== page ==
About VRN

20130304_193915The Victoria Radio Network has been entertaining and informing patients, staff and visitors to hospital services in Kirkcaldy since 1971. This makes VRN one of the country's longest-running radio stations.

Through these years, many of VRN's presenters have gone on to even greater things - and we've picked up numerous national awards for our output.

For much of that time, it was only possible to tune in through bedside radios in the hospital itself. In 2002, the station took a huge leap forward when it was awarded a license to broadcast on Medium Wave (AM) to the premises of the Victoria Hospital - allowing people to tune in on their own radio sets for the first time.

In 2013, the station began broadcasting its output online for the first time, allowing people to tune in using a whole array of internet connected devices.

Today, the station broadcasts 24-hours a day, 7 days a week on bedside radios and online. We've invested heavily in our studios over the past few years, and our broadcasting facilities use similar equipment as many commercial stations.

Hospital Radio

Hospital Radio is a service provided for patients, staff and visitors to hospital services. Stations usually serve one more services within a small area.

The first UK hospital radio was at York County Hospital, in 1925. In the 1930's, the idea spread to more hospitals. It was only in the 1950's that the rapid growth of hospital radio really began. The peak occurred in the 1980's, when over 300 were on air.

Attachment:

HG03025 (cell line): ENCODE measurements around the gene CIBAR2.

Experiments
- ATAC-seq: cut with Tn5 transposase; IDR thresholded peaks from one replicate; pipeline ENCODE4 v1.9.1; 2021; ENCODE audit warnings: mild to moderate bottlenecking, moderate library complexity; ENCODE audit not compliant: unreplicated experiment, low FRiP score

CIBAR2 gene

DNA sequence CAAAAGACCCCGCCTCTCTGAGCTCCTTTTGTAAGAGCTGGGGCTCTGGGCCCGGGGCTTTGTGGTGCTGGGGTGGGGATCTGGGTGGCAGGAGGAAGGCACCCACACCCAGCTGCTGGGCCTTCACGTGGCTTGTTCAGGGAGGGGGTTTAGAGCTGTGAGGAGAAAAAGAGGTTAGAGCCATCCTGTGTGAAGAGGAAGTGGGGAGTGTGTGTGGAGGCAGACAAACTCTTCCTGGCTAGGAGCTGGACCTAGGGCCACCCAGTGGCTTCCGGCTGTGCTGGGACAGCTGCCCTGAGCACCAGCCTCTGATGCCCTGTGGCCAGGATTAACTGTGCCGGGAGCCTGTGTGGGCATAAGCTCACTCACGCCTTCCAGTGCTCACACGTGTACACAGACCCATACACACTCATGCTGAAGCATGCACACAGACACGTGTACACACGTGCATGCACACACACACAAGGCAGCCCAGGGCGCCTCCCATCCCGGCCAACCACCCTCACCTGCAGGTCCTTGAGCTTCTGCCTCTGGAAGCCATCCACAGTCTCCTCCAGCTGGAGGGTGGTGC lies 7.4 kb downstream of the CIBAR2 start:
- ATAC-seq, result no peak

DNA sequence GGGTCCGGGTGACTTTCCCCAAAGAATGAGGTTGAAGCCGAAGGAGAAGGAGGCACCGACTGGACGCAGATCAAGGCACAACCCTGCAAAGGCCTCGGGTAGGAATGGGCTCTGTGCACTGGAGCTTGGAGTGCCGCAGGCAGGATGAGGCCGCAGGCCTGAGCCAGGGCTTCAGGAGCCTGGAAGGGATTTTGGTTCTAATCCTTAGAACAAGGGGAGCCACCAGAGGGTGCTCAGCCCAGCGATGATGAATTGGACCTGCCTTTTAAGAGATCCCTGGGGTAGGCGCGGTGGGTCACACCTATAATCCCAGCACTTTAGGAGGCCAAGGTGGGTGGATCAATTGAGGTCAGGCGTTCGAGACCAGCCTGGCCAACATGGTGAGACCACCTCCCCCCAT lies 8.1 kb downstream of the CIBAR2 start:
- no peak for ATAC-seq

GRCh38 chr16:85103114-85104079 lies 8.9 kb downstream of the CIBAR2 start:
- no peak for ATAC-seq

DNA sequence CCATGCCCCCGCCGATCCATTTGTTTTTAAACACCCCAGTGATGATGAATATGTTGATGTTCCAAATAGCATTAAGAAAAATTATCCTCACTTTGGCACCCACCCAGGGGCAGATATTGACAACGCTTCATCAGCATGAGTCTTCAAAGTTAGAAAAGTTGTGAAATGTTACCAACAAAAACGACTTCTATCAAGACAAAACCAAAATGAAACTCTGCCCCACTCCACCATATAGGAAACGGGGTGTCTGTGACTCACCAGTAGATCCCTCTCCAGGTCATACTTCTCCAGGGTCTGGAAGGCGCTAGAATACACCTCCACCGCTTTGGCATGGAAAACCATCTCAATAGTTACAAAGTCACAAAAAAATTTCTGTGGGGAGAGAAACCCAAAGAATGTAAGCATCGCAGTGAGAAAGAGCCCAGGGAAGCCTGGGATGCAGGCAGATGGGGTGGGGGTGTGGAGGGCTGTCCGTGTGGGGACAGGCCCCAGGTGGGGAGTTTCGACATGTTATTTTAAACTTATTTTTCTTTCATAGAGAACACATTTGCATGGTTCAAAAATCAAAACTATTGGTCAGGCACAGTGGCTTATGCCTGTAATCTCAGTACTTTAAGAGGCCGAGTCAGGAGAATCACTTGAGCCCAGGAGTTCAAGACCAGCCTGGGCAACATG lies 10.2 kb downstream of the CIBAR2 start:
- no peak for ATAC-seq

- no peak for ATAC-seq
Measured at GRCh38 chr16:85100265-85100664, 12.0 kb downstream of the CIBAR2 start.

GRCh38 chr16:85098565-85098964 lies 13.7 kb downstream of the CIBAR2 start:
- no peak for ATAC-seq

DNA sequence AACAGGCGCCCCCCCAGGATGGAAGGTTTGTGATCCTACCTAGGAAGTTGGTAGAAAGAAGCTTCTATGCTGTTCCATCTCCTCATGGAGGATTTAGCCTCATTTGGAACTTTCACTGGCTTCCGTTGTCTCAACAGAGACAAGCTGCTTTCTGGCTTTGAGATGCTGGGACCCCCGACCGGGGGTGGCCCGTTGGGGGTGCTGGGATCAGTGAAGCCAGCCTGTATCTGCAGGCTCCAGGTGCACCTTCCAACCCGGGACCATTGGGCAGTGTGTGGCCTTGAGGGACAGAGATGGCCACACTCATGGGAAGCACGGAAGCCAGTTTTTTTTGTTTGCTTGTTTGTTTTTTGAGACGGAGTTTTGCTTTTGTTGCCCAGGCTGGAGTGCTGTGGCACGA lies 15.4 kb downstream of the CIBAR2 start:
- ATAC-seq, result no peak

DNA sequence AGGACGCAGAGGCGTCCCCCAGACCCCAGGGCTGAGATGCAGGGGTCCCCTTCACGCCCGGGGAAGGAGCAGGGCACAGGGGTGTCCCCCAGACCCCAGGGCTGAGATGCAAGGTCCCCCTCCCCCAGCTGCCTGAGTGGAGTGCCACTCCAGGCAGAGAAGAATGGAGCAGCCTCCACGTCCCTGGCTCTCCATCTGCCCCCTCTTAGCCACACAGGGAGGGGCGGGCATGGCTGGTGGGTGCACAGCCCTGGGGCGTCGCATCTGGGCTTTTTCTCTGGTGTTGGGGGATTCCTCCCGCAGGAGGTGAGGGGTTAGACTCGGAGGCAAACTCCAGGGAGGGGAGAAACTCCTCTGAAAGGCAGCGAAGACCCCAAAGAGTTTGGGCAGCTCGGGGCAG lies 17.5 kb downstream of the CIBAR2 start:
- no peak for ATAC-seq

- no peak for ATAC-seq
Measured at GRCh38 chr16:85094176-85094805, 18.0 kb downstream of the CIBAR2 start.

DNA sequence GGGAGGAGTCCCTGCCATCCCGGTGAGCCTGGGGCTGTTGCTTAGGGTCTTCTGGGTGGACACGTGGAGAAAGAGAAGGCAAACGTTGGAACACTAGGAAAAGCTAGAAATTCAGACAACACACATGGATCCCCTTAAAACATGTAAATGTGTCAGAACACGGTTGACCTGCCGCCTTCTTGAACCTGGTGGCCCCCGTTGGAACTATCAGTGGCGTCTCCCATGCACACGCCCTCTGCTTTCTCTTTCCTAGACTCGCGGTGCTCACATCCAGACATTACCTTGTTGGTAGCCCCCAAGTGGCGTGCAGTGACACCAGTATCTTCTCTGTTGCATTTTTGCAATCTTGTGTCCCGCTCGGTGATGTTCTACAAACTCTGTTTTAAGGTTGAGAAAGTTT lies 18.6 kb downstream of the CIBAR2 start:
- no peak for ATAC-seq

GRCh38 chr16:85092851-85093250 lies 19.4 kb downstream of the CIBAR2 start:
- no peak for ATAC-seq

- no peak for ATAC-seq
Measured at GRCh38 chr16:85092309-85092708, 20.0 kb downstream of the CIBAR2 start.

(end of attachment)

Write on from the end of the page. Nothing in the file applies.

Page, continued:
Today, there are around 230 stations in the UK, ranging from small 2-3 people stations broadcasting a few hours a week, to large stations with over 100 members broadcasting 24 hours a day.

Initially, the stations were only available by bedside radios, which were connected directly to the studio via wires. Today, many stations now have their own FM/AM transmitters, allowing them to be picked up in the hospital and surrounding area via any standard radio set. Many stations now stream their broadcasts online.

In all but a few cases, hospital radio stations are manned entirely by volunteers. There are currently around 2,500 in the UK. This includes everything from programming, visiting wards to technical, marketing and administration. At most stations, the average involvement per week is around 2-3 hours, but some involved in organising can stretch this to almost being a full-time job in itself.

The umbrella organisation, the Hospital Broadcasting Association, has been around in one form or another for around 40 years. It holds an annual conference in March each year, with the Hospital Broadcasting Awards being held on the Saturday evening.

Up until the advent of college courses, hospital radio was the main way young people would learn to present radio. As a result, many of the most famous names in broadcasting worked in hospital radio before moving onto commercial radio or the BBC.

These presenters include Chris Moyles, Simon Mayo, Scott Mills, Ken Bruce & Phillip Schofield.

In most cases, hospital radio stations are charities, and rely on donations and grants to stay on air. The bulk of this money goes on equipment, music and transmission licences.


VRN is run by volunteers (around 30), and there are no paid staff. Activities range from presenting shows to collecting requests from the wards. The ages of our members range widely, as do their experiences. Some are retired... some are just starting out in a career in radio.

The station is independently run, although our facilities and some of our utility costs are provided by NHS Fife.


VRN is managed through a committee structure. All positions are elected by the membership of the station, and manage the day-to-day running of the station.

The current committee consists of:

Chairman: Mark Sadgrove
Treasurer: Ed Bowie
Secretary: Elaine Bowie
Technical: Mark Sadgrove
Hospital Services: Sheena Scobie

Others: Vida Kirkhope, Elaine Mitchell, Alastair McCabe, Elaine Connolly & Neil Ingebrigtsen


The station is funded entirely by donations, grants and fundraising.

VRN is a registered charity (SC000302) and is regulated by OSCR.